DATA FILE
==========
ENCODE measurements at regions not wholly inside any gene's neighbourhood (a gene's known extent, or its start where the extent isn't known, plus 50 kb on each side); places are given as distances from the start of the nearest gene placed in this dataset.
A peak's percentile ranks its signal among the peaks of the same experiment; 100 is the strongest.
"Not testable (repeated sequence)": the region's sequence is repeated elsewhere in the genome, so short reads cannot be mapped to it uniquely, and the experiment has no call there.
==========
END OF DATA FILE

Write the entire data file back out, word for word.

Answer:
ENCODE measurements at regions not wholly inside any gene's neighbourhood (a gene's known extent, or its start where the extent isn't known, plus 50 kb on each side); places are given as distances from the start of the nearest gene placed in this dataset.
A peak's percentile ranks its signal among the peaks of the same experiment; 100 is the strongest.
"Not testable (repeated sequence)": the region's sequence is repeated elsewhere in the genome, so short reads cannot be mapped to it uniquely, and the experiment has no call there.